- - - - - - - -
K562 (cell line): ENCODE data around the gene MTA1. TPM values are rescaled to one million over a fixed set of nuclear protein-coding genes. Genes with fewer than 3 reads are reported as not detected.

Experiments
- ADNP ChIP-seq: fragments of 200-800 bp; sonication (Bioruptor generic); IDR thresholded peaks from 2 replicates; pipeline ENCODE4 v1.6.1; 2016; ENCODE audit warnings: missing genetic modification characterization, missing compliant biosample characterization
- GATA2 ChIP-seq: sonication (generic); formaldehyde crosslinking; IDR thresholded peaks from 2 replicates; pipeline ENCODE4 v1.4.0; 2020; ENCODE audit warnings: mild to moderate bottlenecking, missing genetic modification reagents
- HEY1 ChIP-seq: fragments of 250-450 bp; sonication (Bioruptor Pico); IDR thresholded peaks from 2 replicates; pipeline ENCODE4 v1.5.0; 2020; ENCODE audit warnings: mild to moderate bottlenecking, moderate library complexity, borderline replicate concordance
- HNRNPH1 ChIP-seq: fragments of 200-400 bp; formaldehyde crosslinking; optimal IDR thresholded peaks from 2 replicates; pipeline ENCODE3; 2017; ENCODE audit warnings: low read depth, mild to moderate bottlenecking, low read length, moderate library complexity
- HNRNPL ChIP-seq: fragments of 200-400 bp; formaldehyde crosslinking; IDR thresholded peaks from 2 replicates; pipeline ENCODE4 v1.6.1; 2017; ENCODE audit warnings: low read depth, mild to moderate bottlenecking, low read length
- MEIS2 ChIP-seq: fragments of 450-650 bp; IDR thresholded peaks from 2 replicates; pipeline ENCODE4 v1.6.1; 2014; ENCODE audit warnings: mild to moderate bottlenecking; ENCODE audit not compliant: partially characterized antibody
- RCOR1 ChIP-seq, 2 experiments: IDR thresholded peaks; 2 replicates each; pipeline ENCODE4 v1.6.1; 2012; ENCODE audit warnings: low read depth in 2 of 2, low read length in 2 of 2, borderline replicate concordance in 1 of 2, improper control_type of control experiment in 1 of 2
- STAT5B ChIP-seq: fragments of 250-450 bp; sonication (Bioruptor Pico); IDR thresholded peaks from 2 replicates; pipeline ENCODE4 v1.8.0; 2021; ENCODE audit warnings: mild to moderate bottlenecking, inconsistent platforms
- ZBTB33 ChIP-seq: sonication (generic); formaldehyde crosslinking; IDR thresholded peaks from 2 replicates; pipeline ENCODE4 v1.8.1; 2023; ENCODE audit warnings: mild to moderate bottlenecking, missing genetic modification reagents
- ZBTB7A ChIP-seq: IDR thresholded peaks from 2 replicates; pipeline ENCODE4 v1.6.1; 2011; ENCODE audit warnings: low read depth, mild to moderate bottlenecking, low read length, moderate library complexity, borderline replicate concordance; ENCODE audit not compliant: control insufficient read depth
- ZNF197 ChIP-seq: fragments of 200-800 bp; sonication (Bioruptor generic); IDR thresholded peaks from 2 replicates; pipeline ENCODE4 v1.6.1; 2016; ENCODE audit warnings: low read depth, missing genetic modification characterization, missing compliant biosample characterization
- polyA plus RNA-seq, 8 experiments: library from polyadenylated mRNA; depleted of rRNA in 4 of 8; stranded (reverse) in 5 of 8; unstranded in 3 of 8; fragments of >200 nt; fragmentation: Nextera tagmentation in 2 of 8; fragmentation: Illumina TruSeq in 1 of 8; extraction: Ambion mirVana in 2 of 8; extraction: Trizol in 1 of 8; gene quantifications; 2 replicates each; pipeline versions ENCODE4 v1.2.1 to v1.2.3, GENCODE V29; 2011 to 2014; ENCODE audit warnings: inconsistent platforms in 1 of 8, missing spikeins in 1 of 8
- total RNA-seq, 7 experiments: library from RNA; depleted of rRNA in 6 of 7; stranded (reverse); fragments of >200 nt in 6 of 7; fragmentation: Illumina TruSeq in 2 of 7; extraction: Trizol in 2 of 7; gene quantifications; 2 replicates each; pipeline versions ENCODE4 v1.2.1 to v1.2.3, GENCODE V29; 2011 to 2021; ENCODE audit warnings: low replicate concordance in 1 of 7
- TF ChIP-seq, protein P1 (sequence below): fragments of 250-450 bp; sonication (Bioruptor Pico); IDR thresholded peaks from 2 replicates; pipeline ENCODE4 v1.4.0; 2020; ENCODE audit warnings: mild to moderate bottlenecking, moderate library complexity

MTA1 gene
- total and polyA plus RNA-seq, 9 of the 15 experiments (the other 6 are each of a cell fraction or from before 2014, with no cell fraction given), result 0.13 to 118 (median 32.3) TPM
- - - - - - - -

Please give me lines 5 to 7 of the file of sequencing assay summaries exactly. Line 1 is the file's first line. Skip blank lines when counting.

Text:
- HEY1 ChIP-seq: fragments of 250-450 bp; sonication (Bioruptor Pico); IDR thresholded peaks from 2 replicates; pipeline ENCODE4 v1.5.0; 2020; ENCODE audit warnings: mild to moderate bottlenecking, moderate library complexity, borderline replicate concordance
- HNRNPH1 ChIP-seq: fragments of 200-400 bp; formaldehyde crosslinking; optimal IDR thresholded peaks from 2 replicates; pipeline ENCODE3; 2017; ENCODE audit warnings: low read depth, mild to moderate bottlenecking, low read length, moderate library complexity
- HNRNPL ChIP-seq: fragments of 200-400 bp; formaldehyde crosslinking; IDR thresholded peaks from 2 replicates; pipeline ENCODE4 v1.6.1; 2017; ENCODE audit warnings: low read depth, mild to moderate bottlenecking, low read length